“Prince Sten, Princess Antalya –” He rolled the sound of her name over his tongue. ” — I am Lector Filindal. I have been assigned to you for the duration of your internment, or until….”
“Until they kill us,” said the Prince.
“I don’t think that’s–“
The Prince waved his hand. “They did it to our father,” he said. “Why not us? Why should we be any different? The mark of his blood is within us.”
The boy showed all the dispassionate curtness his father had been known for. The girl sat where she was saying nothing, simply watching. Marsius could feel her eyes upon him, even though he now faced the boy.
“I just don’t believe that’s likely, Prince Sten.”
“Well, no matter what you say, we’re here, and you have a job to perform. So, let us make use of the time,” said the boy. He spoke as a man much older, clearly used to authority. Marsius wondered whether it was the child’s upbringing that shaped his speech, or whether it was something else, something within. It could not be good for a child.
“No matter what the circumstance,” said Marsius, turning to address the next to the girl, “I am here to do the best for you in the time we have … however long that may be.”
The Princess looked at him. Slowly her gaze traveled down to his toes and back up to his face. She looked away. Marsius swallowed.
“The guard will be back soon. I suggest we hold the start of our lessons until the morrow, as I need to become acquainted with my quarters and settle in before preparing. Perhaps as soon as we have broken our fast…”
“Yes,” said the boy. “That is acceptable to us, Filindal.” He turned away and faced the wall, his hands clasped behind his back. Marsius ignored the discourtesy shown by the omission of his title. It may have been deliberate. It may have just been the trappings of familiar power. Marsius waited in silence, watching them until the guard called from behind the door. It was clear he had been dismissed, for there was no sign from either of the children that he even existed.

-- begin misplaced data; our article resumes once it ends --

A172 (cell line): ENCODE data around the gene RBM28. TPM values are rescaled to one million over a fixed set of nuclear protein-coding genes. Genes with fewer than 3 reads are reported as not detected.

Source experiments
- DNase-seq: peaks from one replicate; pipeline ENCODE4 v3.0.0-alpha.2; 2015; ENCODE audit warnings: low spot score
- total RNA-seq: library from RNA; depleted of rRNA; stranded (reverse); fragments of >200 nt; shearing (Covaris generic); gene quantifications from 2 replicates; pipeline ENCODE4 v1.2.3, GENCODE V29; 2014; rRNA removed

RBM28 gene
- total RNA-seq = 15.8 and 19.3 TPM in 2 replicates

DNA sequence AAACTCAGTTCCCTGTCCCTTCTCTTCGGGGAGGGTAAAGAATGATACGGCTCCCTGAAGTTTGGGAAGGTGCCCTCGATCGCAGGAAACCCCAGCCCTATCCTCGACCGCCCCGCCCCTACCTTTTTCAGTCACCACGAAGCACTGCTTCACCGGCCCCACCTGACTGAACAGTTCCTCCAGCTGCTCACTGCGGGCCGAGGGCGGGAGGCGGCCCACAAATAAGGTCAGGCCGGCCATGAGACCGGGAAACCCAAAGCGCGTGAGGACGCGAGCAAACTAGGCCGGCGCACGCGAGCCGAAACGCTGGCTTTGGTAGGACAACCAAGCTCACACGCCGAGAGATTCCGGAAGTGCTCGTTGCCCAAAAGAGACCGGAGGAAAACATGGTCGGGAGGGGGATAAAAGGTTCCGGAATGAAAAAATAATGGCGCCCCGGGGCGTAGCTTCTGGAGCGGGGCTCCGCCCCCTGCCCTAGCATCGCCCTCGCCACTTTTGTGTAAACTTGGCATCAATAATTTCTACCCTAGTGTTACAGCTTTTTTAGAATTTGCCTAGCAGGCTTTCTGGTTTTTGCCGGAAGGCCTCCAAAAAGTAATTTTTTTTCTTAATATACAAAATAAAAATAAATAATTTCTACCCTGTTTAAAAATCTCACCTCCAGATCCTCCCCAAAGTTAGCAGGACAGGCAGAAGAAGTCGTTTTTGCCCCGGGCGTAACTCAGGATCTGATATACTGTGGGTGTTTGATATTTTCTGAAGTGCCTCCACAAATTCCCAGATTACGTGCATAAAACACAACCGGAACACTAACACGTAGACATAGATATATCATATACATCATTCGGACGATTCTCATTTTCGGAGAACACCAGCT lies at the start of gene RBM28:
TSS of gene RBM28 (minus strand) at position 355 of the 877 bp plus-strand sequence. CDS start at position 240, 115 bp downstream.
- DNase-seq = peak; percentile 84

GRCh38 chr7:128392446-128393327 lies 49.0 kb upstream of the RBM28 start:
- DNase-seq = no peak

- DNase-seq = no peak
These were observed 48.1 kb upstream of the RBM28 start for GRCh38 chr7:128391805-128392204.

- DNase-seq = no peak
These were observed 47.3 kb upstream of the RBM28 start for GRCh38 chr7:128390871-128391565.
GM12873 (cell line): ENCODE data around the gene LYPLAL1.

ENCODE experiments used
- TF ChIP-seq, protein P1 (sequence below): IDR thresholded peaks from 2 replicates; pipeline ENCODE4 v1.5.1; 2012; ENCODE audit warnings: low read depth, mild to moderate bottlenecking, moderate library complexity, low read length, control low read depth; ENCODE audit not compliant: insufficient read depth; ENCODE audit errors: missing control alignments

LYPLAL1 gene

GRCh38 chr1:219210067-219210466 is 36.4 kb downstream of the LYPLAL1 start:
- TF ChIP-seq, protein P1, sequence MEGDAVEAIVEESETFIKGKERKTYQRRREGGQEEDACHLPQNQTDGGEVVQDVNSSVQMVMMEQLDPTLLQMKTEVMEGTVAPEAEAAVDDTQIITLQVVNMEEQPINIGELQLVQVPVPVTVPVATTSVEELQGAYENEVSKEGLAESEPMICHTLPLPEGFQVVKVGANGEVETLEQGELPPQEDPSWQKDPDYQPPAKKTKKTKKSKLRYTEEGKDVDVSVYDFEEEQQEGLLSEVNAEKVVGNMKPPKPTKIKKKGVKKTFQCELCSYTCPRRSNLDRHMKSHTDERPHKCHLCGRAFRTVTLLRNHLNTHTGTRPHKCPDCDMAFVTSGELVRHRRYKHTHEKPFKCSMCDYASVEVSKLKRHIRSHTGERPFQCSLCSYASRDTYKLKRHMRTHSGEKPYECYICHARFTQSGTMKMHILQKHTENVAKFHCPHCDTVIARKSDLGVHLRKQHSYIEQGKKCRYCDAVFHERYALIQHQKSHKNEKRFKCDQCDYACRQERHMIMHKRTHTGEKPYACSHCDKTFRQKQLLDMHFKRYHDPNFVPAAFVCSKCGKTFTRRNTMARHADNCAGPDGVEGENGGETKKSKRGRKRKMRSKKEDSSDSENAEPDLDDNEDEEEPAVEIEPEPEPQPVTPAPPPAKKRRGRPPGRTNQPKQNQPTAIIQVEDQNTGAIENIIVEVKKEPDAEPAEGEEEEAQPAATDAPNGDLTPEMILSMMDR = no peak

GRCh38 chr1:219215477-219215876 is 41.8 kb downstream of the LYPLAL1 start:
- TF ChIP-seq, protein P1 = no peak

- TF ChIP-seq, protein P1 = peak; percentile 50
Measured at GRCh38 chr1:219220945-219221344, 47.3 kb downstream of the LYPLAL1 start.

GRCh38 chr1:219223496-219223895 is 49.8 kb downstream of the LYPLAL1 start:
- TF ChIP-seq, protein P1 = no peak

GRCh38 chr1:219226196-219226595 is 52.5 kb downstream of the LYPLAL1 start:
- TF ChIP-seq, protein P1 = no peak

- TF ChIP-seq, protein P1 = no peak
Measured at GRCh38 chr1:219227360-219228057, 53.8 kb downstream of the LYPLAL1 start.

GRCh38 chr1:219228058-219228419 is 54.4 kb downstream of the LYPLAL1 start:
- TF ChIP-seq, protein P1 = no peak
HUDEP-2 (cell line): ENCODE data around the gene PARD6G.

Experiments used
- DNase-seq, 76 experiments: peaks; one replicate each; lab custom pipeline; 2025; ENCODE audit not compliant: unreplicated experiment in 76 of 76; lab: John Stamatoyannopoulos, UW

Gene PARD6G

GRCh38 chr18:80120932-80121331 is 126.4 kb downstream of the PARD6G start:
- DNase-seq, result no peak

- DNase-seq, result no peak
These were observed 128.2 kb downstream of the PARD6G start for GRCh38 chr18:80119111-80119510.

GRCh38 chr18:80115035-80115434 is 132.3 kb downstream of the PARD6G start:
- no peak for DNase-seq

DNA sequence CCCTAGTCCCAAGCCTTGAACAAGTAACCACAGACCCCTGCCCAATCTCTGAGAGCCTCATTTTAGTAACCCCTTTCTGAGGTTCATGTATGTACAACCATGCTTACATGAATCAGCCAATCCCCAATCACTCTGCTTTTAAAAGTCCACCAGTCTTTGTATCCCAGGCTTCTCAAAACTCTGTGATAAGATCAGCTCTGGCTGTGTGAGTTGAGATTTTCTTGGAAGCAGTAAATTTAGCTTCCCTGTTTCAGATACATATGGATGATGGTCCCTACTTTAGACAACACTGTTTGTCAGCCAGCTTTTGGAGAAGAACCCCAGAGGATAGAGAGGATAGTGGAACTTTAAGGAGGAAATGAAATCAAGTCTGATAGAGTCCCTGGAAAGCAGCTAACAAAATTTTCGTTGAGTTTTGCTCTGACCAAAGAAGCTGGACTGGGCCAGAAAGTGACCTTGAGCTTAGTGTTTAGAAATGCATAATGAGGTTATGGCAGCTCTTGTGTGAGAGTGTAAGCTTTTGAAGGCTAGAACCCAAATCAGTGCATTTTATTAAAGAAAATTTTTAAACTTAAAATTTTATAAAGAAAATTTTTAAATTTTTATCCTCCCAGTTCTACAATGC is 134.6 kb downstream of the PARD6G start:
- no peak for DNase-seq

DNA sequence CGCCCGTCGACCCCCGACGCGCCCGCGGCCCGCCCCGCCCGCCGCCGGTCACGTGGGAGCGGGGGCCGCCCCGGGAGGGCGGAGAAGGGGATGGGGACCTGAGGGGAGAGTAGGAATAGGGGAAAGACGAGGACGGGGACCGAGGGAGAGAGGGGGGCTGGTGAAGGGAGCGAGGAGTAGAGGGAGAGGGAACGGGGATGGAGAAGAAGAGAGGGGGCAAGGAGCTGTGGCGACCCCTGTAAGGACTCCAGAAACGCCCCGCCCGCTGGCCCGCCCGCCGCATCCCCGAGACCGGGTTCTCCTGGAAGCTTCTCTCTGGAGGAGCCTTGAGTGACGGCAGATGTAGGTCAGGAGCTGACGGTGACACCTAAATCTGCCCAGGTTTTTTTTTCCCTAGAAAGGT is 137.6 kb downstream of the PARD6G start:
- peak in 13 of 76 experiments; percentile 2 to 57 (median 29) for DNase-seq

The key turned in the lock, and with as much dignity as he could muster, Marsius retreated.
“I’m Corum,” said the guard as he escorted him down the corridor.
“Well, I am called Marsius.”
“Aye, much better than Lector Filindal. We’ll be seeing quite a bit of each other. What do you make of them, the royal brats? Strange birds, aren’t they?”
“The boy … well the boy was much as I expected. But the girl….”
“Gives me the shivers, she does,” said Corum. “But what would you expect from the Tyrant’s daughter?”
“I know not, Corum. I know not.”
Marsius sat up, looked around the room and grimaced. It had a high ceiling, a fireplace and the thick stone walls were dressed with shelves in which to keep his things. The narrow cot was firm. It was not so different from the Academy, really, but he couldn’t help knowing it was enfolded within a prison, high above the ground. He supposed he would get used to it in time. He had slept well enough considering. He rose from the cot and reached for his pack.
He scattered the contents across the cot and started searching through his books. Where to start? Magic was a funny thing. He wished he had the power within himself to use it, but all he could do was teach. A person either had the talent or they didn’t, and he had not been so blessed. He had enough within him to perform simple conjuration, and to practice adequately with the greater arts, but to show true power….
He had to be careful with the children. There was nothing to gauge how much latency they possessed. Their father, the Tyrant, had certainly had strength. It had taken four High Practitioners to subdue him, and even then, it was a struggle. If the blood ran true, then they were likely to have more than a full share. If such power was released into the world again, then he hesitated to think….
He could show them spells of Divination and Making first, he supposed. They could do little harm there. After that, the field was open, as long as he avoided Compulsion and Concealment. He must show them nothing that would aid any escape. Even part-trained, they were too dangerous to let loose into the world. The Tyrant’s brats running free with power was not a pretty thought.
Marsius sighed and rubbed the back of his neck. He stared blankly at the wall. That it should come to this. For so long, he had spoken out against the Tyrant and his ways. Others had been more complacent, and Marsius had quickly become unpopular because of his outspokenness. Some had said it was the enthusiasm of youth, but others were not so forgiving. Here, now, he had the means to prevent the rise of the Tyrant’s children, to educate them in the ways of real humanity. At least he could do that much. His natural urge was to have them done away with, but how could he even think it? He was pedagogue, not executioner.